by Christopher Zoukis
Herman Bell served 46 years behind bars in New York. The 70-year-old was convicted of the 1971 murders of two NYPD officers, and received a sentence of 25 years to life. Denied parole on seven previous occasions, Bell, who long argued he was a political prisoner, was granted parole and released from the Shawangunk Correctional Facility in April 2018.
The reaction to the Parole Board’s decision was swift and severe. New York City Patrolmen’s Benevolent Association president Patrick Lynch said “[i]t should be clear to any reasonable person that no one believes that cold-blooded cop-killers like Herman Bell should ever be released from prison.”
He was wrong, though. Some people do believe that even murderers like Bell should have the possibility of redemption and release. They include the state lawmakers who created the indeterminate sentencing scheme in New York, the judge who sentenced Bell and the two of three Parole Board members who voted to grant his release.
“If rehabilitation is a goal of incarceration, we should applaud the parole board’s decision to release a person whose institutional record warrants it,” stated Lisa Packard, managing attorney for the Office of the Appellate Defender.
Newer parole guidelines in New York likely contributed to the decision to free Bell. Those guidelines place greater emphasis on the risk that a parolee will commit a new crime, rather than their original offense. Bell, who earned his undergraduate and master’s degrees while incarcerated, was deemed unlikely to reoffend.
“Said consideration has led the majority of this panel to concur that your release is not incompatible with the welfare of society and further believes you can live a law-abiding life,” the Parole Board wrote.
During his final parole hearing, Bell renounced the political nature of his crime. “There was nothing political about the act, as much I thought at the time,” he said. “It was murder and horribly wrong.... It was horrible, something that I did, and feel great remorse for having done it.” He added, “The consequences of what I had done came to the surface and I learned from being in prison what it’s like to be separated from loved ones.”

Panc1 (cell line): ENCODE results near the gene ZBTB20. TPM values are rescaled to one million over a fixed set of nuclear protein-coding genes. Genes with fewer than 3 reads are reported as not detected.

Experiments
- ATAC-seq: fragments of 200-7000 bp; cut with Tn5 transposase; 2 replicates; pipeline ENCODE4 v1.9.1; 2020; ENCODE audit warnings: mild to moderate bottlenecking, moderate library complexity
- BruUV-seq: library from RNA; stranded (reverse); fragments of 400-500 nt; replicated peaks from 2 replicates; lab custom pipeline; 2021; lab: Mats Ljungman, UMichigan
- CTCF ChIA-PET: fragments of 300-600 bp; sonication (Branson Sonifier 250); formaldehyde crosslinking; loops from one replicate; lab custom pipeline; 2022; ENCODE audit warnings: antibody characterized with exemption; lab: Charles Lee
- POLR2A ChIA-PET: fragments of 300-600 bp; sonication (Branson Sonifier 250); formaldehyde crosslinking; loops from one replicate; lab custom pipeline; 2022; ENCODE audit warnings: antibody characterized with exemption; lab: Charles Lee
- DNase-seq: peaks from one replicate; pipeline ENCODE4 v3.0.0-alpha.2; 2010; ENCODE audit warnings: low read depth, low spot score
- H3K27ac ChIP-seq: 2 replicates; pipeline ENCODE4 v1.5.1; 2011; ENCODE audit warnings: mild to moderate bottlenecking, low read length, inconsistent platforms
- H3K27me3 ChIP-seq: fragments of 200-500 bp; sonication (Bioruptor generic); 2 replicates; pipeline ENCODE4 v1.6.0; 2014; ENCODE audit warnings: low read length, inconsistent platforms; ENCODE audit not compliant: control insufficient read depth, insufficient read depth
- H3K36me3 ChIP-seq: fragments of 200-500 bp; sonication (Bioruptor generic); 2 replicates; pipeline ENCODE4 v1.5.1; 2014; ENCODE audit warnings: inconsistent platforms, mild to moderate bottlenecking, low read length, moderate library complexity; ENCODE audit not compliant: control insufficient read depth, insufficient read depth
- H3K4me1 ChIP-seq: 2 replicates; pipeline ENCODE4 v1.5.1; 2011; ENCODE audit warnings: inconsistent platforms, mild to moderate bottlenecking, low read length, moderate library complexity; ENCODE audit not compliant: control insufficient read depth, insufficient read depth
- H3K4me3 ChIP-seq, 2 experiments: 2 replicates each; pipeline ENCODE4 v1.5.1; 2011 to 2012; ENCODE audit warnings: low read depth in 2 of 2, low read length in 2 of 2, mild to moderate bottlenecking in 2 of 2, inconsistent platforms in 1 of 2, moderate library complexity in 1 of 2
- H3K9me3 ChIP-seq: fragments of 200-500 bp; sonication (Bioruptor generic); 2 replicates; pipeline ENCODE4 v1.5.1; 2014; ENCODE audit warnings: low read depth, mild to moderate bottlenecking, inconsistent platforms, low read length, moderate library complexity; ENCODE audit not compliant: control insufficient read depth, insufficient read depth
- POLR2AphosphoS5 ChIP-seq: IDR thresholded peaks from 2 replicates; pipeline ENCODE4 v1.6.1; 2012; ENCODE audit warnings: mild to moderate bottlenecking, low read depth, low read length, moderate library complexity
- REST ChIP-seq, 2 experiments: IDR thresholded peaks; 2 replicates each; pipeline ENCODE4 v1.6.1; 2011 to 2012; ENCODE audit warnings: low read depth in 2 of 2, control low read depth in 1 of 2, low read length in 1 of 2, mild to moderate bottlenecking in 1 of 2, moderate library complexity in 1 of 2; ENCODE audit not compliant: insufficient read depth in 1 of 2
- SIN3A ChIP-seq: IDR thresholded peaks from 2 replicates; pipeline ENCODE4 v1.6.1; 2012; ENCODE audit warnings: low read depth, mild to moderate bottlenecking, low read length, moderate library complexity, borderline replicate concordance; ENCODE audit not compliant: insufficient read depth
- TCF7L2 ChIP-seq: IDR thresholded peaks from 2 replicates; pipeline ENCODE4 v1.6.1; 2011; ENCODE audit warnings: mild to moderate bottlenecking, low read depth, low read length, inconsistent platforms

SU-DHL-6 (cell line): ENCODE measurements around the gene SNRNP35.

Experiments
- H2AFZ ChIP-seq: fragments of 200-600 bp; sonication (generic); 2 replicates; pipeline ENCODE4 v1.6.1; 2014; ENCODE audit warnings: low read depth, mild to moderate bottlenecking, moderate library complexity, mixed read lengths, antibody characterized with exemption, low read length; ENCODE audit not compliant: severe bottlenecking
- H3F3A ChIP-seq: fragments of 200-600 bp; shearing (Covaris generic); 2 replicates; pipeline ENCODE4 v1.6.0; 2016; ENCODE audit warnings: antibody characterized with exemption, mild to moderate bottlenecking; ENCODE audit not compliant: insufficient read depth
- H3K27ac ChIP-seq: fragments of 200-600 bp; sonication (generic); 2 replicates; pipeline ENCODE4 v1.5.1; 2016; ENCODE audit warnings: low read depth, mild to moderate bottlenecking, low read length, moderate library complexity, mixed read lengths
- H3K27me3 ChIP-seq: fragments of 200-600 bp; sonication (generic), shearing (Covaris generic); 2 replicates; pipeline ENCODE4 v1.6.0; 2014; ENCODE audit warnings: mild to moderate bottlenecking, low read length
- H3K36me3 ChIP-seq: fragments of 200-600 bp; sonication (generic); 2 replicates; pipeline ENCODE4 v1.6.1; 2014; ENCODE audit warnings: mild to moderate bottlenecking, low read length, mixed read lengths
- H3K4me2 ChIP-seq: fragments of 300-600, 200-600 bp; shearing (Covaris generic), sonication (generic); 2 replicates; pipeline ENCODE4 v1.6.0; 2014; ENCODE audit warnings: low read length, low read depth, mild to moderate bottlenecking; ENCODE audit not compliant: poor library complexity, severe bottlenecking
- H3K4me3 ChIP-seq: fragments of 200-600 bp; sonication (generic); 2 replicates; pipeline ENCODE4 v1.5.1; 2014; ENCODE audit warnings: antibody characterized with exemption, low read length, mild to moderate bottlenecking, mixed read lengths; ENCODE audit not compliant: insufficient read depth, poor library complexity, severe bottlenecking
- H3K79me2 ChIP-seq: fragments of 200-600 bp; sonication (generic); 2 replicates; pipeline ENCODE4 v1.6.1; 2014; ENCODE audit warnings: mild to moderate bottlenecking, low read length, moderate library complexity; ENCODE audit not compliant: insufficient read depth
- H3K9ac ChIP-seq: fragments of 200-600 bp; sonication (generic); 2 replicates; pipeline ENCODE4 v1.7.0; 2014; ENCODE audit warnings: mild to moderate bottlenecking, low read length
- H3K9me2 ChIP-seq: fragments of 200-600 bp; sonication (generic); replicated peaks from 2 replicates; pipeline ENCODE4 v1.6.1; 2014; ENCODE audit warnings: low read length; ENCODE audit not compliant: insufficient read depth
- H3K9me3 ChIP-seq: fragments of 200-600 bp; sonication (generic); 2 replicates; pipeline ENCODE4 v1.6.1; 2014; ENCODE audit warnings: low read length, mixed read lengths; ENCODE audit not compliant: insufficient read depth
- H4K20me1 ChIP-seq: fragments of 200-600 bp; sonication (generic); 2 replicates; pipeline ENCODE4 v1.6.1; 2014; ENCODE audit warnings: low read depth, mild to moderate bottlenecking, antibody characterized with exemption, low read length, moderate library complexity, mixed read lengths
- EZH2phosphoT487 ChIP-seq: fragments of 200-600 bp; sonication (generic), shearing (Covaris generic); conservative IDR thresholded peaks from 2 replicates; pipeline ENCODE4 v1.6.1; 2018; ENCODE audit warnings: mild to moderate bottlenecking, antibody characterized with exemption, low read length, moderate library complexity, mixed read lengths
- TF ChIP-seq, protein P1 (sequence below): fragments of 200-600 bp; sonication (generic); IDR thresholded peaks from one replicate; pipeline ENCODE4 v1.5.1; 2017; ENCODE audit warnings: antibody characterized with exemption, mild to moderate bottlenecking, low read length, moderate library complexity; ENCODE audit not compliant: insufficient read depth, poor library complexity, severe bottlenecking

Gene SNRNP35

Lynch was not convinced. “The current parole process contains gigantic loopholes that allow murderous monsters like Herman Bell to game the system by concocting a phony story tailor-made for the new parole guidelines,” he said in a statement. “To make matters worse, the courts seem to believe that politically-appointed parole board members have unbridled discretion to release criminals onto our streets and are completely immune from challenge by anyone, even when they disregard the law or the board’s own procedures. That must change.”
The Parole Board does in fact have almost total discretion in matters of parole. That “unbridled discretion,” combined with the Board’s usual emphasis on the nature of the crime, has historically resulted in the exact opposite of Lynch’s concerns: parole-eligible prisoners are never given the opportunity to prove they are rehabilitated and not given the second chance contemplated by indeterminate sentencing schemes.
Former Parole Board Chairman Bob Dennison said that in some cases, like Bell’s, legislative and judicial intent should be ignored and a prisoner never granted parole, regardless of his sentence or proof of rehabilitation.
“I’m shocked. A cop-killer like this should never be released. This was a cold-blooded killing of a uniformed officer,” he stated. “Why not let [Son of Sam killer] David Berkowitz out? Why not let [John Lennon’s killer] Mark David Chapman out?”
Bell, who will reportedly live in Brooklyn, is subject to lifetime supervision. He and fellow Black Liberation Army (BLA) members Albert Washington and Anthony Bottom had ambushed and killed NYPD officers Waverly Jones, 33, and Joseph A. Piagentini, 28.
Bottom reportedly shot Jones, while Bell and Bottom both shot Piagentini. Bell also pleaded guilty to voluntary manslaughter for the 1971 shotgun slaying of San Francisco police Sgt. John Young. The BLA was a militant offshoot of the Black Panthers that engaged in various anti-government crimes, including bombings, prison breaks, robberies and attacks on the police in the 1970s. The organization was active until 1981.
Bottom, now known as Jalil Abdul Muntaqim, remains in prison, serving 25 years to life, while Washington died while incarcerated.
Officer Piagentini’s widow, Diane Piagentini, criticized both the Parole Board’s decision to release Bell as well as Governor Andrew Cuomo. The governor noted that while he disagreed with the Board’s decision, it was an independent agency. The son of officer Jones, Waverly Jones, Jr., reportedly wrote in favor of releasing Bell, saying he had forgiven him. “In these times of increased hate, we need more compassion and forgiveness,” Jones said in a letter to the Parole Board.
Another BLA member, Robert Hayes, 69, was granted parole in New York in June 2018 after serving 44 years for the 1973 shooting death of transit officer Sidney Thompson. In an interview with the New York Post, Hayes said he has diabetes and congestive heart failure, and thus did not expect to live long following his release.
As with Bell, Hayes’ parole was opposed by law enforcement officials and organizations, and by the family of officer Thompson.
“I just hope that every day for the rest of his life – which I hope is short – that he thinks of my son and daughter, who grew up without a father, and of the grandchildren my husband never saw,” Thompson’s widow said.
Sources: www.nypost.com, www.cnn.com, www1.nyc.gov
As a digital subscriber to Prison Legal News, you can access full text and downloads for this and other premium content.
Already a subscriber? Login